Despite the three-day process, it’s well worth the effort to cook turkey this way. Created in the South, this method of cooking a turkey is gaining popularity all across the country. This process produces a succulent turkey and if the oil is at the correct temperature, a crisp, not greasy skin. Turkey fryers—a heavy-duty stand with a high-BTU propane burner—are available from a number of sources at a range of prices. Don’t purchase an inexpensive cooker, as strength and stability are key safety factors when heating oil.
A few words of caution: deep-frying is cooking with a vat of very hot (350 to 375 degrees F.) oil, so be sure the stand is very sturdy and placed on a level surface away from overhanging branches. Don’t use a turkey fryer on a wooden deck and never leave the fryer unattended. Deep-frying is inherently dangerous. If the oil gets above 450 degrees F., it can spontaneously ignite and most turkey fryers do not have thermostats to control the heat. Because of this, Underwriters Laboratory has declined to certify any turkey fryers because of safety concerns. Make sure your turkey is completely thawed and no liquid comes into contact with the hot grease.
For the deep-fried turkey, you’ll need a high BTU outdoor burner, a 26- or 32-quart stockpot with a rack and hanger to lift the turkey, and a deep frying thermometer. The cooker I use is a Bayou Classic, manufactured by Barbour International in Brandon, Mississippi. The 32-quart pot will deep fry a turkey up to 25 pounds while a 26-quart pot is good for a turkey up to 16 pounds.
You’ll also need about 3 gallons of peanut, canola, or sunflower oil. A kitchen syringe, also sold under the brand name of “Cajun Injector,” is also necessary to inject the turkey with the marinade. Most barbecue outlets carry injector kits or they may be ordered over the Internet.
A long-sleeved shirt, long pants, closed-toed shoes, gauntlet-style asbestos gloves, safety glasses, and a dry chemical fire extinguisher are also a good idea. A caveat… never even think about trying to do this in an enclosed area such as a garage or carport unless you want to invite the fire brigade to dinner!
Cajun Fried Turkey
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Done correctly, this process produces a very succulent turkey with a wonderful Cajun flavor.
Combine all of the ingredients in a small mixing bowl.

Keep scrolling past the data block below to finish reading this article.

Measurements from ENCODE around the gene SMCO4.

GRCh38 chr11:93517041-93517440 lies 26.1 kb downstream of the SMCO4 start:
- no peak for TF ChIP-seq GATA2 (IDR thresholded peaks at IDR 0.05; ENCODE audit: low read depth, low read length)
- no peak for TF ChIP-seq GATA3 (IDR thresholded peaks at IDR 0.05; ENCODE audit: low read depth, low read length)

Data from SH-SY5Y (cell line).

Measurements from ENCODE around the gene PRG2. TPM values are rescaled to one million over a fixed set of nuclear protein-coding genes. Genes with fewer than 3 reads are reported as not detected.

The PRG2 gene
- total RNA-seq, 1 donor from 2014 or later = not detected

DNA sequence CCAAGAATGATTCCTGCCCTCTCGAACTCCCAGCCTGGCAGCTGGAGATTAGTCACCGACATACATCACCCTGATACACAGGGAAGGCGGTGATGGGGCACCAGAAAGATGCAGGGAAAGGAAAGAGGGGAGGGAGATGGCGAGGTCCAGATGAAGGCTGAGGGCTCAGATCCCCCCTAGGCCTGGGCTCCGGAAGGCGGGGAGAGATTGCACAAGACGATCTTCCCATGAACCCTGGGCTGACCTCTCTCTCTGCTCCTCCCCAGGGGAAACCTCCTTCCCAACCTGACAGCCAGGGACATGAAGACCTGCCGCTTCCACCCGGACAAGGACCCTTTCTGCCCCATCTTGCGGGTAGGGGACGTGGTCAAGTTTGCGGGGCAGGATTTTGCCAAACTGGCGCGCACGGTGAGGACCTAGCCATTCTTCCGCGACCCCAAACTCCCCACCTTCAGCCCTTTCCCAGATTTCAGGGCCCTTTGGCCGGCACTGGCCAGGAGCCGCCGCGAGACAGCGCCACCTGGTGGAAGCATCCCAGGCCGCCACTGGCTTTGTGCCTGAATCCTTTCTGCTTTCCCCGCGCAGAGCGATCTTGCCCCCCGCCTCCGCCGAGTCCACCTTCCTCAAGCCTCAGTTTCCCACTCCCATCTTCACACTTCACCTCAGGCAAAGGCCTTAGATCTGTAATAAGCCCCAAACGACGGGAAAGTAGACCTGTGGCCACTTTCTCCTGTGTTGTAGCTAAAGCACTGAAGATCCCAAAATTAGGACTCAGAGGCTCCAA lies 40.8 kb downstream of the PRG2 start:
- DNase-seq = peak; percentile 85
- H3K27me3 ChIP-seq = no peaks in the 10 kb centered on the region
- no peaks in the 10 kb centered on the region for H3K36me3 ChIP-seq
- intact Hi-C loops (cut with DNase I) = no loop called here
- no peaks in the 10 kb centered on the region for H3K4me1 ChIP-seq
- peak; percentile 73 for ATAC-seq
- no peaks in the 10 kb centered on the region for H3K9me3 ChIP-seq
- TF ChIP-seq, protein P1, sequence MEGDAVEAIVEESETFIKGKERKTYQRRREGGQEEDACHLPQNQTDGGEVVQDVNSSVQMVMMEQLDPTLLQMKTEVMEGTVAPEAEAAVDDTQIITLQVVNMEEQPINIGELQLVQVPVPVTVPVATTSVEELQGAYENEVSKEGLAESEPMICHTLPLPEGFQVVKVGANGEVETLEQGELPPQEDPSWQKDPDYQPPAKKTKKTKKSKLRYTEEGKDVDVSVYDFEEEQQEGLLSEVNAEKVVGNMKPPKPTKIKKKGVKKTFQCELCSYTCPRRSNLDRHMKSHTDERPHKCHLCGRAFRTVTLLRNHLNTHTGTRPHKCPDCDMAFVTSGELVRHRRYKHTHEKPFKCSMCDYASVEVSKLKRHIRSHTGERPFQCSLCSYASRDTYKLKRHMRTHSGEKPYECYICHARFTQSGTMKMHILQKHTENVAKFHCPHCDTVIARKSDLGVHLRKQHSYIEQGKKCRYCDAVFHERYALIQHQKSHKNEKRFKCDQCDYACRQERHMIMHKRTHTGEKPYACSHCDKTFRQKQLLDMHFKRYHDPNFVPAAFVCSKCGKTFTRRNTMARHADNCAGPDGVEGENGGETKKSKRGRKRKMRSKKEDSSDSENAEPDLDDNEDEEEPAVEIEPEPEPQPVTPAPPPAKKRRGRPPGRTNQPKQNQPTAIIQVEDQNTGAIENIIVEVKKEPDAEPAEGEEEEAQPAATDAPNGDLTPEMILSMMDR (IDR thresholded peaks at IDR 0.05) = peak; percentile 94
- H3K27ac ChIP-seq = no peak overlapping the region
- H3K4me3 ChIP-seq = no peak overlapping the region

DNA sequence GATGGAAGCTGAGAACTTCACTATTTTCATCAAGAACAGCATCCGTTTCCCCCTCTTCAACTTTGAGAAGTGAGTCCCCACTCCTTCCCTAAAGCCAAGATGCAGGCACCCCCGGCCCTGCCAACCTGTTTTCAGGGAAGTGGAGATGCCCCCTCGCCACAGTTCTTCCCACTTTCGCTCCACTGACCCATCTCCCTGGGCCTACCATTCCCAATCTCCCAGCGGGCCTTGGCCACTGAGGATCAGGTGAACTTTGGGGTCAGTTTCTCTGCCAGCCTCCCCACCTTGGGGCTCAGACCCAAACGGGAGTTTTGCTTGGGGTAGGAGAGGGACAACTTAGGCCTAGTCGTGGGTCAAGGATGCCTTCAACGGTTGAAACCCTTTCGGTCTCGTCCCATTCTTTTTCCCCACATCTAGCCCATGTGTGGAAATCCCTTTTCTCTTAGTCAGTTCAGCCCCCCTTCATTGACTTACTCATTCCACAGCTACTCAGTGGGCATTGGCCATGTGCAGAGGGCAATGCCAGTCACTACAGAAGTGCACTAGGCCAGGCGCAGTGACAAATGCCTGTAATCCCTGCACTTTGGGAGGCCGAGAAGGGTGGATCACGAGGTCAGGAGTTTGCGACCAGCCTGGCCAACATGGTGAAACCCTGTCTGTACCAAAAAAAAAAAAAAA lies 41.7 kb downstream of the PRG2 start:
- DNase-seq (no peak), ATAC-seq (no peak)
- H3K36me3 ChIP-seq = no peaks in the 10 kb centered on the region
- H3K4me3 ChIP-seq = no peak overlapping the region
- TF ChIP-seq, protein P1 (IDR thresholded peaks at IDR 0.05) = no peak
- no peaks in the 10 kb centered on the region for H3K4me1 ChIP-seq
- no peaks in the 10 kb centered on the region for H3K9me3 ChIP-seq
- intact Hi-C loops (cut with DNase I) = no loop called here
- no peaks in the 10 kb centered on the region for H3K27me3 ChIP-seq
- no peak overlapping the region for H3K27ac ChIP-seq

Combine all ingredients in a mixing bowl.
Combine the 2 cups of water, salt, sugar, and herbs in a medium saucepan and bring to a boil. Reduce the heat and simmer for 10 minutes. Add the mixture to 1 gallon of cold water and cool completely.
Cajun Fried Turkey
To determine how much oil to use, place the turkey in the stockpot before seasoning and add water until the turkey is just covered. Use a ruler to measure the distance from the top of the pot to the water level. There should be at least 3 inches from the top of the pot to the top of the turkey. Thoroughly dry the pot before filling it with the oil.
Remove the pop-up thermometer from the turkey if there is one.
After removing the giblets and neck, brine the turkey overnight or up to 24 hours under refrigeration. Rinse the turkey well with cold water and pat dry. Place the turkey in a large roasting pan and apply the Cajun Turkey Seasoning liberally to the inside and outside of turkey. Using a kitchen syringe, inject turkey with the marinade (1 ounce per pound). Cover the turkey and refrigerate overnight.
Remove turkey from the refrigerator an hour before cooking to bring it to room temperature. Cut the skin between the leg and the rib cage. Do not truss or tie the legs together. Be sure the turkey is completely dry to prevent the oil from splattering.
Clip a deep fry thermometer to the side of the stockpot being sure it’s submerged by at least 1 inch of oil. Begin heating the oil. Don’t set the burner to the highest setting, as you may need to increase the heat after you’ve added the turkey. Depending on the amount of heat from the burner, this could take 20 minutes to an hour for the oil to come up to temperature. Do not leave the fryer unattended!
When the oil reaches 375 degrees F., place the turkey on the rack, neck down and very slowly lower it into the oil. (Always wear gloves and a long-sleeved shirt when doing this. This is best done with 2 people, each holding one side of the hanger. Do not lean over the pot when lowering the turkey.) The oil will bubble quite a bit until the turkey is completely submerged. Check the temperature of the oil; it will drop about 50 degrees when the turkey is lowered into it.
Adjust the flame so that the oil returns to 350 degrees F. but do not allow it to go above 375 degrees F. For turkeys weighing 12 pounds and under, fry the turkey for 2 ½ minutes per pound plus 5 minutes. For turkeys weighing over 12 pounds, fry for 3 minutes per pound plus 5 minutes.
When cooked, carefully remove turkey from the oil. (An instant-read thermometer should register 180 degrees F. in the thickest part of the thigh and 170 degrees F. in the breast.) Place the rack on a small stack of newspapers or paper bags for a few minutes to drain.
Remove the turkey from the rack and place on a serving platter. Allow the turkey to rest for 20 to 30 minutes before carving. Chef’s note: The oil may be reused and will cook 4 or 5 turkeys before beginning to break down. Either strain the cooled oil and reuse it later or invite your neighbors over to use your cooker!